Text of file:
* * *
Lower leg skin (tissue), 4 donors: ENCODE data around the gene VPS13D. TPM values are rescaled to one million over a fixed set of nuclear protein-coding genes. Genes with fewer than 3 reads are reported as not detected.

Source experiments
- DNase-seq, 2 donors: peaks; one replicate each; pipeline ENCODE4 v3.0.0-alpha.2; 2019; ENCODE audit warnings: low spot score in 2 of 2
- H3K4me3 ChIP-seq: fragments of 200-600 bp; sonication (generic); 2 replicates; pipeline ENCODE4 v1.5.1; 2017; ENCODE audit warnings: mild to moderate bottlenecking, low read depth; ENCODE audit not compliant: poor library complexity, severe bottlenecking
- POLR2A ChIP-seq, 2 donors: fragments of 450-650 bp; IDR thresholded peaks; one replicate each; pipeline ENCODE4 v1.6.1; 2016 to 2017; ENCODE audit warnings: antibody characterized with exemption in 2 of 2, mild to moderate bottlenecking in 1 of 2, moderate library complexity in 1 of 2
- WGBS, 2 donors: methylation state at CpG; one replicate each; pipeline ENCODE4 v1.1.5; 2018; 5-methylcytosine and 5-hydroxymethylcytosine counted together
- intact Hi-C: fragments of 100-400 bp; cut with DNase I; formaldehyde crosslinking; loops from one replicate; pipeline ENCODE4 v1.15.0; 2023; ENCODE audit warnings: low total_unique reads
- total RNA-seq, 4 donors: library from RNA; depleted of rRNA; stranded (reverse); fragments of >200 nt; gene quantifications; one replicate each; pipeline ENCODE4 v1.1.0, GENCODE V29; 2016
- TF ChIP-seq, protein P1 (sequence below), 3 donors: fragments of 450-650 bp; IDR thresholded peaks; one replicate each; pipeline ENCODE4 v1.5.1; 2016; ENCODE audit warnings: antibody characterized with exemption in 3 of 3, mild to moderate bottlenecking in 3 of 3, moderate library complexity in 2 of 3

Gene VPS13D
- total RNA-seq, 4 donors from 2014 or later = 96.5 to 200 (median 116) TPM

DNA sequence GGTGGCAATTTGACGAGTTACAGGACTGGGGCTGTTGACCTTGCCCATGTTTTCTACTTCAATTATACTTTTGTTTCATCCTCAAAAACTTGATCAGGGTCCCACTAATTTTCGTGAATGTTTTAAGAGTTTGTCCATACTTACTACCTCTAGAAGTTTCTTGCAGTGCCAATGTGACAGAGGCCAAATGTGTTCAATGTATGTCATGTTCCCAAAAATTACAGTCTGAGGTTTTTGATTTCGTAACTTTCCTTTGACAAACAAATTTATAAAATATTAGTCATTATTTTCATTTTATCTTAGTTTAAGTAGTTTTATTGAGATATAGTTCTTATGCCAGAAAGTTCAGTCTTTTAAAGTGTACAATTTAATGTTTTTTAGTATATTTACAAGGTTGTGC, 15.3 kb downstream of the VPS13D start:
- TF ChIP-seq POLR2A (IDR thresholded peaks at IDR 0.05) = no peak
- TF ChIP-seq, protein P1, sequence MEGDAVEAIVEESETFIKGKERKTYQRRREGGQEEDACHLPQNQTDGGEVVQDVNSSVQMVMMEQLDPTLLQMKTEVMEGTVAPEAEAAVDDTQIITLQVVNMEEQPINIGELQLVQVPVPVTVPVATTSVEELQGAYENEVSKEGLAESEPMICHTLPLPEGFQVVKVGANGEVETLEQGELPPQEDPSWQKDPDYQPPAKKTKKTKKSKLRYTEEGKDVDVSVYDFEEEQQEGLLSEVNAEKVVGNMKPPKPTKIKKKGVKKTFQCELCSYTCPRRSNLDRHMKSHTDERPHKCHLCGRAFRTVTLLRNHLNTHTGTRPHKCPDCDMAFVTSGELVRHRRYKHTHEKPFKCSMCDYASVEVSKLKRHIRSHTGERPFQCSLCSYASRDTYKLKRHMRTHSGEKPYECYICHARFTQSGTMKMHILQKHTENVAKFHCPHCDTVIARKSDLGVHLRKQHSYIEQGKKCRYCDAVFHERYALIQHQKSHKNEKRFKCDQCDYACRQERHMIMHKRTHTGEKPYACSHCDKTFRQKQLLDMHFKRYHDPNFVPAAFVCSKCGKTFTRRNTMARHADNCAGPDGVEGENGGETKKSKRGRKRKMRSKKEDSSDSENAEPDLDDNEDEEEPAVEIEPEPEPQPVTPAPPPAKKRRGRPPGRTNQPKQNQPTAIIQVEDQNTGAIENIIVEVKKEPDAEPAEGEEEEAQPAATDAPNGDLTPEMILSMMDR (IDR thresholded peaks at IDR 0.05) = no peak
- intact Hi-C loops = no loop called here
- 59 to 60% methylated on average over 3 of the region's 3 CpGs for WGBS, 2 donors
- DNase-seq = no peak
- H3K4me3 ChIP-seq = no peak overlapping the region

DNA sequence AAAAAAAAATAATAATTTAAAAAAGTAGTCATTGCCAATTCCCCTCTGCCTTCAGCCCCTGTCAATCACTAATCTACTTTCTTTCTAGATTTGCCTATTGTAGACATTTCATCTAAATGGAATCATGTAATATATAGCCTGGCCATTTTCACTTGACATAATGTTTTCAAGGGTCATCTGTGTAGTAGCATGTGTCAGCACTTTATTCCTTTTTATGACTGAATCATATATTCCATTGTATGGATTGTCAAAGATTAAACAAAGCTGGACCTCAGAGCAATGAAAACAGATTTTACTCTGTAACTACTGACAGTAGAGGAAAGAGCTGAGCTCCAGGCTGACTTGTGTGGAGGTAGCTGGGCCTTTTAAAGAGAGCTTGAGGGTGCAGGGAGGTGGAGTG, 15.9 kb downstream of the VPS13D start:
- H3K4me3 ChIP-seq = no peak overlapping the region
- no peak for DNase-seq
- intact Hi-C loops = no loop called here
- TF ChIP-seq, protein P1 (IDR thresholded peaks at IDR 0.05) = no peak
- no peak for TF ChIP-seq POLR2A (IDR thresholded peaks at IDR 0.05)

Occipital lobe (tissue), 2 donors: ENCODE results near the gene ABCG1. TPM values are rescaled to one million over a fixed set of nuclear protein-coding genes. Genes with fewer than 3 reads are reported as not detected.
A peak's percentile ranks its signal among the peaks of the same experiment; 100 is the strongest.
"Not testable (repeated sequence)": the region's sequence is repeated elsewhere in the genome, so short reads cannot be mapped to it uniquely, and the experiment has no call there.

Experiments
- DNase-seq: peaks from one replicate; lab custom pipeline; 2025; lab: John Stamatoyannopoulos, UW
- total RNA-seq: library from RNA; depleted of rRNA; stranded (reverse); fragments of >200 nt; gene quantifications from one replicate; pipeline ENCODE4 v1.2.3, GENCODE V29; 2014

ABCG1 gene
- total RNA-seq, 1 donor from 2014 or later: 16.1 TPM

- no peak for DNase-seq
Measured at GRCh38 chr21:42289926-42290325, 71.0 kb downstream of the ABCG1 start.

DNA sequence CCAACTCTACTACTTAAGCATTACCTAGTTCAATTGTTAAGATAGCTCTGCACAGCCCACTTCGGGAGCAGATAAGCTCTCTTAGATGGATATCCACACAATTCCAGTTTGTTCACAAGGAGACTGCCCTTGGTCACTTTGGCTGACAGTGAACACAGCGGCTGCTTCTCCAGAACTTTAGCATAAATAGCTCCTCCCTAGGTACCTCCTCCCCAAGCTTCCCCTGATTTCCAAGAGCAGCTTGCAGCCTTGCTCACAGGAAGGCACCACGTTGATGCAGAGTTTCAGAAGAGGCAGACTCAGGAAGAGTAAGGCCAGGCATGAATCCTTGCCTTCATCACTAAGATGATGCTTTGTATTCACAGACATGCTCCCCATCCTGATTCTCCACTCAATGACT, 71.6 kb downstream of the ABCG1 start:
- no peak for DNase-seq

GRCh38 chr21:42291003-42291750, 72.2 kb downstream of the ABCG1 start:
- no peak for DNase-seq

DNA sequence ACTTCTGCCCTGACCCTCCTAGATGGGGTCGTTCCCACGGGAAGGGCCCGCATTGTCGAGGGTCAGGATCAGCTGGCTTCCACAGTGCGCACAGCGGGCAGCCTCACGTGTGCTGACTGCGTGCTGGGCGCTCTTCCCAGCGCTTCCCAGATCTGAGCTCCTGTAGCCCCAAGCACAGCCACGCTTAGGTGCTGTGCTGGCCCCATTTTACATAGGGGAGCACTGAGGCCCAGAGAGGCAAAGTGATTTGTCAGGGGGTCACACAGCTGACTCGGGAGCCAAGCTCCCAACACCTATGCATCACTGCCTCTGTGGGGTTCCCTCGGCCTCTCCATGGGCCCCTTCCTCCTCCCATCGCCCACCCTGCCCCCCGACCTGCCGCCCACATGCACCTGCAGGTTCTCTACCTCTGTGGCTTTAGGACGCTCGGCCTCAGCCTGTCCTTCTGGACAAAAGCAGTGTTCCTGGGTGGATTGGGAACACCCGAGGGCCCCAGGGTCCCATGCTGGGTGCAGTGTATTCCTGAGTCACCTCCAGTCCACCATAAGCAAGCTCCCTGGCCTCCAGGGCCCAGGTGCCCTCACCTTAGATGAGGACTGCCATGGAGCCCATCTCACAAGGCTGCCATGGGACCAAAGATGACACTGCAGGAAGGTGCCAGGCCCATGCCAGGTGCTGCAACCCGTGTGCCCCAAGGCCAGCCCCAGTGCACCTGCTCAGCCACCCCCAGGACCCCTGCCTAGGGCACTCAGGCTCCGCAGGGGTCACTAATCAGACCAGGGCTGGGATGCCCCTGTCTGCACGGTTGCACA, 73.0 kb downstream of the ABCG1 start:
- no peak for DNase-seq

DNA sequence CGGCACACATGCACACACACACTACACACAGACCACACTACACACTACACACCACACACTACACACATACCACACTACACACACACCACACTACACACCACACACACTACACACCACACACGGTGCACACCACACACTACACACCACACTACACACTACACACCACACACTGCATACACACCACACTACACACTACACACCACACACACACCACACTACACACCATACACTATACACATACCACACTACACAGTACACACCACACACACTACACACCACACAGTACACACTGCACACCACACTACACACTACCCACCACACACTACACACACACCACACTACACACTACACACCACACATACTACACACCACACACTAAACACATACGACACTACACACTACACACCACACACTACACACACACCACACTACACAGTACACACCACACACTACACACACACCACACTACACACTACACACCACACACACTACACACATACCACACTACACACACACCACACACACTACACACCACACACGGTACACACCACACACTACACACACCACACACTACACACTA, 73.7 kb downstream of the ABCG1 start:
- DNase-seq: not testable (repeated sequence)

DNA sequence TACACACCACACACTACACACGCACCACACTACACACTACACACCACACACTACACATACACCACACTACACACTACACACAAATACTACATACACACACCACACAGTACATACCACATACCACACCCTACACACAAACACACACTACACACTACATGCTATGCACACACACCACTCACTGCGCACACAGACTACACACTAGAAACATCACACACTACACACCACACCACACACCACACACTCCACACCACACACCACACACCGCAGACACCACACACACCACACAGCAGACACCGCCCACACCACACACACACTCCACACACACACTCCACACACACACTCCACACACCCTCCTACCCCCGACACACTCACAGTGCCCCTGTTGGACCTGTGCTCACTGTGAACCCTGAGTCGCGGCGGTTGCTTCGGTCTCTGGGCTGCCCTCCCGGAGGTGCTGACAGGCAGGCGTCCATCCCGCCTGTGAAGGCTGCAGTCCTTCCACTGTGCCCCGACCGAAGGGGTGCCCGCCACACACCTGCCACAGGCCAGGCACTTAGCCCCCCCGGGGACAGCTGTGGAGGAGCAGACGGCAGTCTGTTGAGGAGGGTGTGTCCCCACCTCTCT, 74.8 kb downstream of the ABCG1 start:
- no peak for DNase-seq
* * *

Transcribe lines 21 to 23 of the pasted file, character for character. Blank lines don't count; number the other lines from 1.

- no peak for DNase-seq
- intact Hi-C loops = no loop called here
- TF ChIP-seq, protein P1 (IDR thresholded peaks at IDR 0.05) = no peak